Social Processes and Well-being of Runners Within the UK During the COVID-19 Lockdown.
Other authors: Gozde Ozakinci & Fergus Neville
Abstract: Running and jogging with jog groups are a popular form of exercise. This study contributes to the Active Scotland Outcomes Framework, by investigating the impact jog groups have on a member’s physical confidence and how the well-being established via the group is potentially altered without the physical group present. During the COVID-19 lockdown of Spring 2020 physical participation in running groups was halted. This study explored the impact this cessation of running groups had on their members.
The aim of this study was to understand how running group members’ identities were associated with their motivation to remain active, mental well-being, happiness, life satisfaction, and anxiety during lockdown. Additionally, we investigated if there was a statistically significant change in daily step count and total running mileage from April 2019 to April 2020.
An online cross-sectional survey was completed by 602 participants, who identified as runners, in June 2020 who lived in the UK (55.3% located in Scotland) during the lockdown period. Participants were asked about relevant social identities (running group identity, runner identity and exercise identity), running motivation during lockdown, exercise routine, and current happiness, mental well-being and anxiety. We asked participants to report their average daily step count, and total running mileage for April 2019 and April 2020. Through a series of regressions, we saw which identity variable best predicted the outcome variables.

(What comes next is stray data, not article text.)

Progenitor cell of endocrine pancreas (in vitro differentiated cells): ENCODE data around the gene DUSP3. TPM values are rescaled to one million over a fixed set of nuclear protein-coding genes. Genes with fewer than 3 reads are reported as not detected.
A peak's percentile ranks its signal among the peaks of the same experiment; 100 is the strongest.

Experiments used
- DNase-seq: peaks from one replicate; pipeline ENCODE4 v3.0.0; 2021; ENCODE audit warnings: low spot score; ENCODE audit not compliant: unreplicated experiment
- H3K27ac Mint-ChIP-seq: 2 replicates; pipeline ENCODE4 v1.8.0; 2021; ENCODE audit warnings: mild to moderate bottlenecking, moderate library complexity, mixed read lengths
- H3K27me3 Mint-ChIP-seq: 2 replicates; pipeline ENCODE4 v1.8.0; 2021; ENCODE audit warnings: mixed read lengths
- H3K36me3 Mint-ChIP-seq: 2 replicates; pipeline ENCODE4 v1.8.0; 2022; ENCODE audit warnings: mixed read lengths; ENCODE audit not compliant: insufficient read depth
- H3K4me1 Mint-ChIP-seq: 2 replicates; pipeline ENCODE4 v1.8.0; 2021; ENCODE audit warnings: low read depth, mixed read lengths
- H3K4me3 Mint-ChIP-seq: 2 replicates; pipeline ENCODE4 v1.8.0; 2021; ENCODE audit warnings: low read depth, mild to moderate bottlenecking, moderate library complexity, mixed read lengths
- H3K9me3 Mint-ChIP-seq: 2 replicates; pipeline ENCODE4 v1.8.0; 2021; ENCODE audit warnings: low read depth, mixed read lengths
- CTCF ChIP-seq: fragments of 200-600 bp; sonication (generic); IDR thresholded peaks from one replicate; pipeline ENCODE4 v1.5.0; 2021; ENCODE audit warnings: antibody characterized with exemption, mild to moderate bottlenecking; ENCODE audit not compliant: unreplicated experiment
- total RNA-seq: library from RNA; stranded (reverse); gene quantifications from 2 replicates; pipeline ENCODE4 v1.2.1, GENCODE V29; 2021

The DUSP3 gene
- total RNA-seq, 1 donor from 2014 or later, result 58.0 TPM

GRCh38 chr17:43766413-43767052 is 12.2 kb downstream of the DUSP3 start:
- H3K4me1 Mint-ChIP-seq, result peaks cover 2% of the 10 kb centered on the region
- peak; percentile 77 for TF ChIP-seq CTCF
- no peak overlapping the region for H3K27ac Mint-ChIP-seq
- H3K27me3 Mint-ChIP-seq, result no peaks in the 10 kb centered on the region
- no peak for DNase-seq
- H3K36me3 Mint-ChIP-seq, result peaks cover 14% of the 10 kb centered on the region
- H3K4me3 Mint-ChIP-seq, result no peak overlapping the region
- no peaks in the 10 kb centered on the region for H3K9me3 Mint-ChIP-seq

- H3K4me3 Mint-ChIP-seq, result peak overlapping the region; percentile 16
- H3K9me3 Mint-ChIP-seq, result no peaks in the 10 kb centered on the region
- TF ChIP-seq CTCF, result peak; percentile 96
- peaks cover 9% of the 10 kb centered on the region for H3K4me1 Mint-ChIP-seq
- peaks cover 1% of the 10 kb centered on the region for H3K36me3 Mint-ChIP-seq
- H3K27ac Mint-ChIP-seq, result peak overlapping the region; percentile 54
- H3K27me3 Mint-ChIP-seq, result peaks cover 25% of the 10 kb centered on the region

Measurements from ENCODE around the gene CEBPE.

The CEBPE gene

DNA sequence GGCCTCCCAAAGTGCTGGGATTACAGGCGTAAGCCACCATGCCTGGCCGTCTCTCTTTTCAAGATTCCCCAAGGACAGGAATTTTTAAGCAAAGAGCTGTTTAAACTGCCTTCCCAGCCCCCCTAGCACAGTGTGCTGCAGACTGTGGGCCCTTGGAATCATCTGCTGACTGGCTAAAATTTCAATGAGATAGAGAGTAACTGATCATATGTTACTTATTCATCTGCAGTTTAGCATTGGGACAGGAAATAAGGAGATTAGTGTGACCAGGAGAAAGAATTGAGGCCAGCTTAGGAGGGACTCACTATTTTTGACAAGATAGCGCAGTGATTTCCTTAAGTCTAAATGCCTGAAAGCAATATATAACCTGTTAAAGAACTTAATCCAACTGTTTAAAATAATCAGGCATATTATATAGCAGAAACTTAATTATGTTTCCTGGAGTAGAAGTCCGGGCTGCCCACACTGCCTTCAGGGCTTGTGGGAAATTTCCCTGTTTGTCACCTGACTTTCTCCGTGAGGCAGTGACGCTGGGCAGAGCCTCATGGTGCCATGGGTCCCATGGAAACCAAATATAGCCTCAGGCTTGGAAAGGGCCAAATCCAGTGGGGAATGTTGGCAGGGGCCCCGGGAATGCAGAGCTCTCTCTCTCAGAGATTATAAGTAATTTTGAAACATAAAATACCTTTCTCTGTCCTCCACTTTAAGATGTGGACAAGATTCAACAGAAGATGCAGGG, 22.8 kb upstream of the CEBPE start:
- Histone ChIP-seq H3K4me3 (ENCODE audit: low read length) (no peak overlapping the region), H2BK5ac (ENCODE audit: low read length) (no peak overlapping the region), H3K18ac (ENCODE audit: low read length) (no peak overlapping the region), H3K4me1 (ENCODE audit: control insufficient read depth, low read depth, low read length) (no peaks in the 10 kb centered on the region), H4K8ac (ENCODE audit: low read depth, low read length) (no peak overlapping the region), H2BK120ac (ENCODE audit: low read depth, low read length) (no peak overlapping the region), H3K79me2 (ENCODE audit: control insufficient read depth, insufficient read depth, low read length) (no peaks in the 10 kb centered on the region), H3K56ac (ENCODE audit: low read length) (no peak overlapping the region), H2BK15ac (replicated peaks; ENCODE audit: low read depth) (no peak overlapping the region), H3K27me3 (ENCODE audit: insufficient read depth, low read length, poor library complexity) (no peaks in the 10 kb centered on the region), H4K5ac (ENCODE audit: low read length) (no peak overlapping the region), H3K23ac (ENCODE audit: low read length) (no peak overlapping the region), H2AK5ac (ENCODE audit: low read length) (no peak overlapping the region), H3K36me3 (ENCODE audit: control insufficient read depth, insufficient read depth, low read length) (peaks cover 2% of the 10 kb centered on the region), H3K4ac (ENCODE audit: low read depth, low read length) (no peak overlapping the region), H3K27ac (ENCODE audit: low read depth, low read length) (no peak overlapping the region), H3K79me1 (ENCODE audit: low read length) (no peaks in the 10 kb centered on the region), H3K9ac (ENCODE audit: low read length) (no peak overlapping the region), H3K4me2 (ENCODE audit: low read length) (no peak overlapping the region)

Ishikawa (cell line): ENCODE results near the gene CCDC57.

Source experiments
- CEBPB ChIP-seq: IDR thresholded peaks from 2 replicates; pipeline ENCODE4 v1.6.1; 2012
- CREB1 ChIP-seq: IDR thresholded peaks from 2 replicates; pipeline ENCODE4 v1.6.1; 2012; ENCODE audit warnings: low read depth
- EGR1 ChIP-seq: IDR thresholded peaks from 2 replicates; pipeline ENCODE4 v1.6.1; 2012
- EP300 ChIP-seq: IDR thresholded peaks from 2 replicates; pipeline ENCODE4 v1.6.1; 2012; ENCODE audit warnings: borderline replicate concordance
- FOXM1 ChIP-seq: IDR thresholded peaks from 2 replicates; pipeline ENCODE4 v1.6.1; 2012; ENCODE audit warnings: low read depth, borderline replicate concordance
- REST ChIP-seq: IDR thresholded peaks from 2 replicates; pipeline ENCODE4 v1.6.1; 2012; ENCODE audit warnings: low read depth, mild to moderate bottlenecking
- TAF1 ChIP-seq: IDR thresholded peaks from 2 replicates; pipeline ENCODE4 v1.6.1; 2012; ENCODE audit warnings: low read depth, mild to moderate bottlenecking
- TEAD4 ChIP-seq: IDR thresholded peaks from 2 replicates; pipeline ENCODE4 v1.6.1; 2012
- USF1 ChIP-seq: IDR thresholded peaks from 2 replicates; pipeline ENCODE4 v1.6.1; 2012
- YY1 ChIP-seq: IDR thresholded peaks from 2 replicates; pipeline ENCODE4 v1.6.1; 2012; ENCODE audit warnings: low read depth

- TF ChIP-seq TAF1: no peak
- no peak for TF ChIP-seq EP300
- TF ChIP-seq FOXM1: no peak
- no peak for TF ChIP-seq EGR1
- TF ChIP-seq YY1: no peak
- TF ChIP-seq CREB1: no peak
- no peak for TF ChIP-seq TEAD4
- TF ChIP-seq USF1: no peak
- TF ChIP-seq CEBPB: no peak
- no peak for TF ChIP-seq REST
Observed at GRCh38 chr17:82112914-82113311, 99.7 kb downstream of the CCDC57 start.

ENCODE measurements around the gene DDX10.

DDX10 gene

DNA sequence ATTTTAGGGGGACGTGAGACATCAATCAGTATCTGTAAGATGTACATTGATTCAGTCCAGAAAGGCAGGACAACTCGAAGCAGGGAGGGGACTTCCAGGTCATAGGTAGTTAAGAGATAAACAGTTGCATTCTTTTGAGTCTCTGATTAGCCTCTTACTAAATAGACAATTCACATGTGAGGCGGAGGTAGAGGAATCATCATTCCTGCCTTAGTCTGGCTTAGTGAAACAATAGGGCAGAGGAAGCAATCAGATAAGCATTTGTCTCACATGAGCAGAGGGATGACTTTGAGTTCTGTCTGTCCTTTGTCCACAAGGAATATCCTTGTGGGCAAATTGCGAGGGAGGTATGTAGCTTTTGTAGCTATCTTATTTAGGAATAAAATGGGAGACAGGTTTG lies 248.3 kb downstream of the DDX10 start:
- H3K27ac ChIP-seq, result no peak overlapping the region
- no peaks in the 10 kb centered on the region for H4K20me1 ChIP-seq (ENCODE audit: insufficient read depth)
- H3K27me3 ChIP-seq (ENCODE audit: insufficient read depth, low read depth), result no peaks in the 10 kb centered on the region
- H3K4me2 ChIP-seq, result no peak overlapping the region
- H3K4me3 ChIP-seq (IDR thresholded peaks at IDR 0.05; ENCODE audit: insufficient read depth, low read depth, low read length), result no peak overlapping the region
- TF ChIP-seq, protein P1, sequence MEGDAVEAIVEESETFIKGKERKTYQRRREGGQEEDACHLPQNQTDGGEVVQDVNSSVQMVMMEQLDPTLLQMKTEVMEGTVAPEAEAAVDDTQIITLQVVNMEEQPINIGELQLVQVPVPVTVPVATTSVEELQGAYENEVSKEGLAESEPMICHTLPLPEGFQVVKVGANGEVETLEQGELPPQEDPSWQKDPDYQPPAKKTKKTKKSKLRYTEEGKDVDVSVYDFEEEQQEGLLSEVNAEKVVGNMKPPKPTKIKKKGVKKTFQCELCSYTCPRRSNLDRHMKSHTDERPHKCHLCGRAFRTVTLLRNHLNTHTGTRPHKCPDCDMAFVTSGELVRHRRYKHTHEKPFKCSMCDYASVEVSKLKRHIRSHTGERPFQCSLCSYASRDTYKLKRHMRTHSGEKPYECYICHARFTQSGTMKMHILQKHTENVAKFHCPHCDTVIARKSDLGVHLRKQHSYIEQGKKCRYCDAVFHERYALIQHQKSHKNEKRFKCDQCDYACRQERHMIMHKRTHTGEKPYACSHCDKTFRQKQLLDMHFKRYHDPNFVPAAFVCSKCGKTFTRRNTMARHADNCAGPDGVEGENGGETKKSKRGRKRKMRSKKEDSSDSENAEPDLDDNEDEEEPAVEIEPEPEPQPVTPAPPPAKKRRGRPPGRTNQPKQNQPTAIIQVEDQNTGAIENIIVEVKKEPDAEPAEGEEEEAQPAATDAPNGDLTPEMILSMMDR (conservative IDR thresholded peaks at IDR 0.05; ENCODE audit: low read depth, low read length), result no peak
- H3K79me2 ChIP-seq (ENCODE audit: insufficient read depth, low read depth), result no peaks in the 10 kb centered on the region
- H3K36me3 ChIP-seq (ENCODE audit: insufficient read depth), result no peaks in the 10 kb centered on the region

Exercise identity best predicted physical activity levels, while shared running group identity, predicted life satisfaction, happiness, and mental well-being. Exercise identity was positively associated with anxiety levels while shared running group identity was negatively associated with anxiety. Two paired t-tests showed there was a statistically significant difference in daily step count and total running mileage from April 2019 and April 2020. On average, participants decreased daily step count from April 2019, but increased total running mileage from April 2019. Despite the lack of physical group interaction, participants’ running mileage increased during the lockdown. Moreover, shared running group identification was positively associated with mental well-being and negatively with anxiety during lockdown.
This provides further evidence for the importance of social group memberships for mental health, including exercise settings.